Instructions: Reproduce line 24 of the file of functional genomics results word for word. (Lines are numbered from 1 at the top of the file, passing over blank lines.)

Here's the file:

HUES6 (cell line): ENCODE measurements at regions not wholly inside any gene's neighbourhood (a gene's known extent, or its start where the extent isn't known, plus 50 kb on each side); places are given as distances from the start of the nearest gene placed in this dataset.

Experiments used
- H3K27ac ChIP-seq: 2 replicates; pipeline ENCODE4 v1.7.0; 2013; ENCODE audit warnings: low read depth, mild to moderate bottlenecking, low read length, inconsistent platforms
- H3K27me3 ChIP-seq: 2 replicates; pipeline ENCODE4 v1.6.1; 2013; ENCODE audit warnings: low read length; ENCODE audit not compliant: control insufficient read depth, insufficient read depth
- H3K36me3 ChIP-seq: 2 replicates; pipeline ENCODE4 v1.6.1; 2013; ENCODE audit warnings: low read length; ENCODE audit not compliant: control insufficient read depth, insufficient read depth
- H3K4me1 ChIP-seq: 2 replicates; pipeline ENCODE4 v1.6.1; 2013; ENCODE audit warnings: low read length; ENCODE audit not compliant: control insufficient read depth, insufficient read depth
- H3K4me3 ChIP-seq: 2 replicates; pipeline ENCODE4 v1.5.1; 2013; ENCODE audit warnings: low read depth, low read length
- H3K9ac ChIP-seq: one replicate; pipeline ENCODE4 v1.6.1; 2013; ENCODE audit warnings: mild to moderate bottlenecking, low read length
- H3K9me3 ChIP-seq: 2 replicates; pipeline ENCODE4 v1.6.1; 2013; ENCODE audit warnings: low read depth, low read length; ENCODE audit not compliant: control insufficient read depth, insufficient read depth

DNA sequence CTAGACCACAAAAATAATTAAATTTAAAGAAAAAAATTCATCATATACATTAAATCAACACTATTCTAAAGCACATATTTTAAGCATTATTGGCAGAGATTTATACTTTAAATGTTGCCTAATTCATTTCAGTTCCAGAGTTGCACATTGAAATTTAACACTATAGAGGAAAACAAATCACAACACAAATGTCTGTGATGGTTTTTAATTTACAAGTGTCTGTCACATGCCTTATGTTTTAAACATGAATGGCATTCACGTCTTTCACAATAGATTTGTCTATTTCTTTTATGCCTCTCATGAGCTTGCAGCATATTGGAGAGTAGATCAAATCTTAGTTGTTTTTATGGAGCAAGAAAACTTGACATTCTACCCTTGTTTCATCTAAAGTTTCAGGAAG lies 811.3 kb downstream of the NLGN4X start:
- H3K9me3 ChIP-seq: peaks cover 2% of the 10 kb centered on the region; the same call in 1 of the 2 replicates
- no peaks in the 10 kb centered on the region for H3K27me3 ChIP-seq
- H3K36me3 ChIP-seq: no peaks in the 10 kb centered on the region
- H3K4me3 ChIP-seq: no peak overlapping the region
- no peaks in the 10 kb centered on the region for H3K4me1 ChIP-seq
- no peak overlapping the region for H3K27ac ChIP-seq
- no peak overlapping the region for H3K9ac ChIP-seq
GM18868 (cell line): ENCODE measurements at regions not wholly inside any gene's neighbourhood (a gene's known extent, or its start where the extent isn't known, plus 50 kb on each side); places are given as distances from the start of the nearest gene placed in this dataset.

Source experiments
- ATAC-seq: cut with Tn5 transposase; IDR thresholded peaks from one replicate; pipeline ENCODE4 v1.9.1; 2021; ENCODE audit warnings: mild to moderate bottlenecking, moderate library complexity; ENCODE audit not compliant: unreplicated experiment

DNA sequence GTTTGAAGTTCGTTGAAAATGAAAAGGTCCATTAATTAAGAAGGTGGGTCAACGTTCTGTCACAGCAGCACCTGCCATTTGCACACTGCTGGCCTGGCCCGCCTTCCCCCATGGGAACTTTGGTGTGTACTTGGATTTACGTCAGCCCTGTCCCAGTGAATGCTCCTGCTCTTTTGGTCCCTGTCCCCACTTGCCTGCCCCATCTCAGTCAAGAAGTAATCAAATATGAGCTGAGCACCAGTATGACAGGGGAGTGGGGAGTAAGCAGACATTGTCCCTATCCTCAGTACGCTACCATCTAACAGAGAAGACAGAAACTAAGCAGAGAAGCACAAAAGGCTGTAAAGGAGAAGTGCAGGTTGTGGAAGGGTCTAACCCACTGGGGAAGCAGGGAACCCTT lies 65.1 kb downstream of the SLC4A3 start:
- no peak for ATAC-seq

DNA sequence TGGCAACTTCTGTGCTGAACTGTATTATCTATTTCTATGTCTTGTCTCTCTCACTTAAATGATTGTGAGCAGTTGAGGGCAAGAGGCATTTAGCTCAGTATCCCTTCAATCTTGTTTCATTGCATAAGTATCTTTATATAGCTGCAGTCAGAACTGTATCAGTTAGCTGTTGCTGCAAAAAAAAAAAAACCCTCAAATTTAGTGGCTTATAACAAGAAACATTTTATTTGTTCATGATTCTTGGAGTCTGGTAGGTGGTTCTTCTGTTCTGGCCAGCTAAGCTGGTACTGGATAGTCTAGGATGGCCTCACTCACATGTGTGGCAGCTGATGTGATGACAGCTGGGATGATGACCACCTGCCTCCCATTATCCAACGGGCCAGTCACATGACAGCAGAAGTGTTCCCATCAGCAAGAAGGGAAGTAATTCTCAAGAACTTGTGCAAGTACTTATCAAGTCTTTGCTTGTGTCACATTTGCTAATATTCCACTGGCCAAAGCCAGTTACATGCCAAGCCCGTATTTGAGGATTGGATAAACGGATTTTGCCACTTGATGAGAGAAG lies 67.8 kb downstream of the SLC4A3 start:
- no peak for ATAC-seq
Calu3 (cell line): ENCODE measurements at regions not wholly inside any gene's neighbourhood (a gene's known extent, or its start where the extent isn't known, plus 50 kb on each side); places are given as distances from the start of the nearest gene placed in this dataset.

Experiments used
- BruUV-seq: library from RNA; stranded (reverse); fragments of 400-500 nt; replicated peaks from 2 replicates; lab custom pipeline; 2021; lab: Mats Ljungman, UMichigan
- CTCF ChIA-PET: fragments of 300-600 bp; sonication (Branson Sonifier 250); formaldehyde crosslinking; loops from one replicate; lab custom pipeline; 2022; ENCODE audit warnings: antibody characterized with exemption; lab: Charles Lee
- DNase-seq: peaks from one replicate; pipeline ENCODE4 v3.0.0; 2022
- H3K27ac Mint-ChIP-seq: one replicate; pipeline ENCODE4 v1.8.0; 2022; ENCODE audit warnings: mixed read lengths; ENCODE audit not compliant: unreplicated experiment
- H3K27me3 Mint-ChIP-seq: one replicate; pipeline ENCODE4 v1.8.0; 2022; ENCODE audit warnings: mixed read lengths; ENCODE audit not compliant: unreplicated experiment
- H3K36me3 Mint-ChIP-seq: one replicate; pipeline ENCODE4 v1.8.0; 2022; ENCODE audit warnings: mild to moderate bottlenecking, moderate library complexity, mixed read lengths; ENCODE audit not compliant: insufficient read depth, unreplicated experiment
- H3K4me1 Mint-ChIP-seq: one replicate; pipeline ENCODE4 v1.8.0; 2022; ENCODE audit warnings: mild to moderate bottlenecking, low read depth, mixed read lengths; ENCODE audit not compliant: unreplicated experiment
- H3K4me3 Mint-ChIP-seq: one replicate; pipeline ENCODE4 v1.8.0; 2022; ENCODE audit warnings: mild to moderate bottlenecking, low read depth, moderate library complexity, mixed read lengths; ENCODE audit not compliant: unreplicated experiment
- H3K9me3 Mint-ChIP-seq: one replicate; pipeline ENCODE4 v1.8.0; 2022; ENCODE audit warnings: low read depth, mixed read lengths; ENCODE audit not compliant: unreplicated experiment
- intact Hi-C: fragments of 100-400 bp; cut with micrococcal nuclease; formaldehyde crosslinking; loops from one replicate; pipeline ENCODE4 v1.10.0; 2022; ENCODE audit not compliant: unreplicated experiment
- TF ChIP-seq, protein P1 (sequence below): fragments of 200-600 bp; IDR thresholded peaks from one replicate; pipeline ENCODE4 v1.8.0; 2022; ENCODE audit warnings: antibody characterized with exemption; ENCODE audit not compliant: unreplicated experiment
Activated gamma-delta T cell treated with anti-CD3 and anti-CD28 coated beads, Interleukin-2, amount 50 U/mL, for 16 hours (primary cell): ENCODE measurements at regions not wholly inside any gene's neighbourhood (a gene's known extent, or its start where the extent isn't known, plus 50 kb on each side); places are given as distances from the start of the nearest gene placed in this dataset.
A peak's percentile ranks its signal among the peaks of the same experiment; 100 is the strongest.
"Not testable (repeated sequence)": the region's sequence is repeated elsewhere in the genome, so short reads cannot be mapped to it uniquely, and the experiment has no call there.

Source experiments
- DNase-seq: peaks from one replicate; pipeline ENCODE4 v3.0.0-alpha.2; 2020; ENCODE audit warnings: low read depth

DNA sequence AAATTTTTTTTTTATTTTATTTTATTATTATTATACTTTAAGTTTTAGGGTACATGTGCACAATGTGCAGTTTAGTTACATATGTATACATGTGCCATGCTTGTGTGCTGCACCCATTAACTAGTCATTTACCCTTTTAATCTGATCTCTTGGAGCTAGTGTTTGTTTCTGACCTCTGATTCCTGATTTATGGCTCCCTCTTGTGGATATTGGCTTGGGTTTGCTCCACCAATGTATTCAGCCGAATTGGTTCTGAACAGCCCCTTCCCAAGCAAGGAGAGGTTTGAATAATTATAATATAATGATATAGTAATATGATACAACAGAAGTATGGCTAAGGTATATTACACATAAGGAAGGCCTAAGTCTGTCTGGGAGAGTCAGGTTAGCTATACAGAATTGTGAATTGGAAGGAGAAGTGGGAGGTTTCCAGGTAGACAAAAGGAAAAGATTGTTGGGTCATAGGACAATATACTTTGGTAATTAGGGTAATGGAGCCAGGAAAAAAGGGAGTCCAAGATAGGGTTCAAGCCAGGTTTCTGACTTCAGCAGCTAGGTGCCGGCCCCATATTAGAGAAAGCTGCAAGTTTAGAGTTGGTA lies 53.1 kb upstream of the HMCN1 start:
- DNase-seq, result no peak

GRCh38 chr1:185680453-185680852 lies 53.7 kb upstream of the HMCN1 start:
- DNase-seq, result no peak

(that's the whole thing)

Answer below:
- no peak for ATAC-seq